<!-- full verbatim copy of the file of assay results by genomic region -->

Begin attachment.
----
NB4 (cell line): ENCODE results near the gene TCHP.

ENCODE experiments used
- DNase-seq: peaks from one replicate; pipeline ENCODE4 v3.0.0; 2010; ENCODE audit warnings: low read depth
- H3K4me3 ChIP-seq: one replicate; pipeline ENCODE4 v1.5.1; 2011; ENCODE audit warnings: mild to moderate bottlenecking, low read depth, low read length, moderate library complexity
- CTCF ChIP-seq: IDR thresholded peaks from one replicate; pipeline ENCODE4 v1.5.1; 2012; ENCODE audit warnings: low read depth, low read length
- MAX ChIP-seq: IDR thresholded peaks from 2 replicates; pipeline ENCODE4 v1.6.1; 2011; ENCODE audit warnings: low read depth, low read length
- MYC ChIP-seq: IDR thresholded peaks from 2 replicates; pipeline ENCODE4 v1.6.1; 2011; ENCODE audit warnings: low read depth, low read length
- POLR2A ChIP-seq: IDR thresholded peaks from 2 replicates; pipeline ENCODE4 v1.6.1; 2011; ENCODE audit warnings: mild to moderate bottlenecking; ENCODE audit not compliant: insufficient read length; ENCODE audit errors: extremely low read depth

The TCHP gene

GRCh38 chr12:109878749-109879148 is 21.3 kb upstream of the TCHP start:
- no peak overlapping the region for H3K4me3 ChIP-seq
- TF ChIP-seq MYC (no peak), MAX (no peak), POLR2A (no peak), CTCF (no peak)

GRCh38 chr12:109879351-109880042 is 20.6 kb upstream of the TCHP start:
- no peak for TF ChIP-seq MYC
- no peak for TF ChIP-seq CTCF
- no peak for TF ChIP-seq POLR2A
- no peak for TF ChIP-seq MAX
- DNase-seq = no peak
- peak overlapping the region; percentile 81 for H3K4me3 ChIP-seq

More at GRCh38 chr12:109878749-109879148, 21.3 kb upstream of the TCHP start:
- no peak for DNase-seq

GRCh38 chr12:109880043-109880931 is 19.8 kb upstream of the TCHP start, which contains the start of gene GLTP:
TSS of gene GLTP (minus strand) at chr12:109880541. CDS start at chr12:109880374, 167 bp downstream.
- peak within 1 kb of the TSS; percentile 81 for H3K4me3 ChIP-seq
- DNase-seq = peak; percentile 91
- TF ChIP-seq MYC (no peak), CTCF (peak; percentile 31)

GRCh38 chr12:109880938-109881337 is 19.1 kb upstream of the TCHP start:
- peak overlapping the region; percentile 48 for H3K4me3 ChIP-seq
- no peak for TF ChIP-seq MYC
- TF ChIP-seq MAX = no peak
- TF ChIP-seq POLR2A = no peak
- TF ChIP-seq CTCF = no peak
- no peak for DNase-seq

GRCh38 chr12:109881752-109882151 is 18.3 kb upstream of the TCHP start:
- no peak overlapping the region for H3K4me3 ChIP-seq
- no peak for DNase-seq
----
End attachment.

NB4 (cell line): ENCODE results near the gene TCHP.

ENCODE experiments used
- DNase-seq: peaks from one replicate; pipeline ENCODE4 v3.0.0; 2010; ENCODE audit warnings: low read depth
- H3K4me3 ChIP-seq: one replicate; pipeline ENCODE4 v1.5.1; 2011; ENCODE audit warnings: mild to moderate bottlenecking, low read depth, low read length, moderate library complexity
- CTCF ChIP-seq: IDR thresholded peaks from one replicate; pipeline ENCODE4 v1.5.1; 2012; ENCODE audit warnings: low read depth, low read length
- MAX ChIP-seq: IDR thresholded peaks from 2 replicates; pipeline ENCODE4 v1.6.1; 2011; ENCODE audit warnings: low read depth, low read length
- MYC ChIP-seq: IDR thresholded peaks from 2 replicates; pipeline ENCODE4 v1.6.1; 2011; ENCODE audit warnings: low read depth, low read length
- POLR2A ChIP-seq: IDR thresholded peaks from 2 replicates; pipeline ENCODE4 v1.6.1; 2011; ENCODE audit warnings: mild to moderate bottlenecking; ENCODE audit not compliant: insufficient read length; ENCODE audit errors: extremely low read depth

The TCHP gene

GRCh38 chr12:109878749-109879148 is 21.3 kb upstream of the TCHP start:
- no peak overlapping the region for H3K4me3 ChIP-seq
- TF ChIP-seq MYC (no peak), MAX (no peak), POLR2A (no peak), CTCF (no peak)

GRCh38 chr12:109879351-109880042 is 20.6 kb upstream of the TCHP start:
- no peak for TF ChIP-seq MYC
- no peak for TF ChIP-seq CTCF
- no peak for TF ChIP-seq POLR2A
- no peak for TF ChIP-seq MAX
- DNase-seq = no peak
- peak overlapping the region; percentile 81 for H3K4me3 ChIP-seq

More at GRCh38 chr12:109878749-109879148, 21.3 kb upstream of the TCHP start:
- no peak for DNase-seq

GRCh38 chr12:109880043-109880931 is 19.8 kb upstream of the TCHP start, which contains the start of gene GLTP:
TSS of gene GLTP (minus strand) at chr12:109880541. CDS start at chr12:109880374, 167 bp downstream.
- peak within 1 kb of the TSS; percentile 81 for H3K4me3 ChIP-seq
- DNase-seq = peak; percentile 91
- TF ChIP-seq MYC (no peak), CTCF (peak; percentile 31)

GRCh38 chr12:109880938-109881337 is 19.1 kb upstream of the TCHP start:
- peak overlapping the region; percentile 48 for H3K4me3 ChIP-seq
- no peak for TF ChIP-seq MYC
- TF ChIP-seq MAX = no peak
- TF ChIP-seq POLR2A = no peak
- TF ChIP-seq CTCF = no peak
- no peak for DNase-seq

GRCh38 chr12:109881752-109882151 is 18.3 kb upstream of the TCHP start:
- no peak overlapping the region for H3K4me3 ChIP-seq
- no peak for DNase-seq